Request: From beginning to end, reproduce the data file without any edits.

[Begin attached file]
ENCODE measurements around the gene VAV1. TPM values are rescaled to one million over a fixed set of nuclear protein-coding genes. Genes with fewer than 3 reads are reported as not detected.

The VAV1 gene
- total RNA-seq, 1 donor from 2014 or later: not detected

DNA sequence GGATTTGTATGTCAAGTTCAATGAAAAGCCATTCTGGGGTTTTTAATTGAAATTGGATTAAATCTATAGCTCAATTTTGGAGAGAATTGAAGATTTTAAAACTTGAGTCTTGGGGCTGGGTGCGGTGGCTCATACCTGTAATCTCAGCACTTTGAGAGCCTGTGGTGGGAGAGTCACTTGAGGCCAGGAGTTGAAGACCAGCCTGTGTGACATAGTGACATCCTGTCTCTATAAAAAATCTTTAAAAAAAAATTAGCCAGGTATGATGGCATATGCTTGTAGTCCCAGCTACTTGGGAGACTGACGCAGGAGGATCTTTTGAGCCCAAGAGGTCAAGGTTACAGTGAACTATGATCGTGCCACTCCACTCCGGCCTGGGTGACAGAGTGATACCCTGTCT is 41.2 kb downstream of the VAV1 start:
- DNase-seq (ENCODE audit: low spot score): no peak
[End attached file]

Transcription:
ENCODE measurements around the gene VAV1. TPM values are rescaled to one million over a fixed set of nuclear protein-coding genes. Genes with fewer than 3 reads are reported as not detected.

The VAV1 gene
- total RNA-seq, 1 donor from 2014 or later: not detected

DNA sequence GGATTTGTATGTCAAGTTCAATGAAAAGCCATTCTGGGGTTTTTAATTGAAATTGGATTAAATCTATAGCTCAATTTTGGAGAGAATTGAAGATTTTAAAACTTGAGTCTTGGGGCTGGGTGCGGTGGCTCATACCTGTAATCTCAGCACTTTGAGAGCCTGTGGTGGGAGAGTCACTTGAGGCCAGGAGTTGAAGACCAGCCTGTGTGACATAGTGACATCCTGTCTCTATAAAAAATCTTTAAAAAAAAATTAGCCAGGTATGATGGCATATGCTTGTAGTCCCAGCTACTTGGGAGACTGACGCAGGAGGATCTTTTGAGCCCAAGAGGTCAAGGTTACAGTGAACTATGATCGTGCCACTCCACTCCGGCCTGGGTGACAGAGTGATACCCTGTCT is 41.2 kb downstream of the VAV1 start:
- DNase-seq (ENCODE audit: low spot score): no peak